With its new Rado D-Star 200 automatic diver, the Swiss-based brand has given its D-Star line a new twist. Soon to be available in two versions (blue dial, ref. R15960203 and an even sexier slate grey dial, ref. R15959103,) the 2012 collection is the first modern Rado watch that can actually be used as a real diving companion!
Although during the last 30-something years Rado was mostly associated with modernist, deliberately high-tech wristwatches that were supplied in glossy ceramic cases, this new Rado D-Star 200 goes in a completely different direction.
The first of all, the mid-sized, slightly elongated cushion-shaped case is crafted not from ceramic, but from polished stainless steel. The second thing that stings the eye (but also draws attention) is the notched, Rolex-style rotating bezel that has a blue scratch-resistant ceramic insert and features a simplified version of the traditional 60-minute diving scale.
The Swiss brand is known for the slim bodies of their watches, and this particular model is no exception here.
Although not razor-thin (its body is said to be around 12.5 millimeters high, which is good for an automatic watch that also happens to be a diver rated for a depth of 200 meters,) the body is shaped in such a way as to make an impression of extreme slenderness.
The visual effect is further enhanced with a smartly proportioned setting crown, which is just big enough to be comfortably operated and doesn’t fight for attention with other parts of the body, as well as with a nice looking stainless steel bracelet that combines polished and satin-finished parts.
Judging by the photos, the blue dial features a sand-blasted surface, which makes for a good visual contrast with the rectangular hour makers and baton-shaped hours and minutes hands that are crafted from polished steel and feature a generous amount of Superluminova on them.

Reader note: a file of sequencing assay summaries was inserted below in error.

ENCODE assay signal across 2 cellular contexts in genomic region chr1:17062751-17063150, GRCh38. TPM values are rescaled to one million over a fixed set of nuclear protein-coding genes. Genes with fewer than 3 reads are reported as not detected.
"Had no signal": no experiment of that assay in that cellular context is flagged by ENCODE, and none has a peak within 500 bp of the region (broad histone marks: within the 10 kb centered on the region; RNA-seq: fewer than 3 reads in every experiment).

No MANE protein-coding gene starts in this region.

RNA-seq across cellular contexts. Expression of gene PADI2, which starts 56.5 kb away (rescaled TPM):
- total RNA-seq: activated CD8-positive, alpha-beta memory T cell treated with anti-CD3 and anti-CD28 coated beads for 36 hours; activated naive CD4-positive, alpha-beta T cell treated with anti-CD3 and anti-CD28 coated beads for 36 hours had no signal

The magnifying lens on the sapphire front crystal not only makes the new Rado D-Star 200 more difficult to successfully counterfeit but also allows for better reading of the relatively small date window, which is placed at 3 hours.
According to the Swiss watchmaker, the watch is powered by the same ETA 2824-2 self-winding movement that ticks inside other D-Star timekeepers with the same basic functionality.
There is still no info regarding the timekeeper’s recommended price, but I can make a guess that it will be priced at around $1500 or even lower than that.
See also: Rado D-Star Ceramic Automatic
Rado D-Star 200 (refs. R15960203 & R15959103) specification
Movement: Automatic, Caliber ETA 2824-2, Swiss Made
Number of jewels: 25
Movement frequency: 28,800 vph
Movement decoration: Geneva stripes on the branded oscillating weight; Circular-grained visible parts of the movement
Functions: Hours, minutes, seconds, date
Power reserve: 38 hours
Case: Stainless steel
Bezel: Stainless steel with blue or grey ceramic insert
Bezel shape: Round
Size: 42.00 mm
Height: 12.50 mm
Lug width: 20.00 mm
Hour markers: Luminous, applied
Water resistance: 200 meters
Strap: Stainless steel bracelet
Crystal: Sapphire, antireflective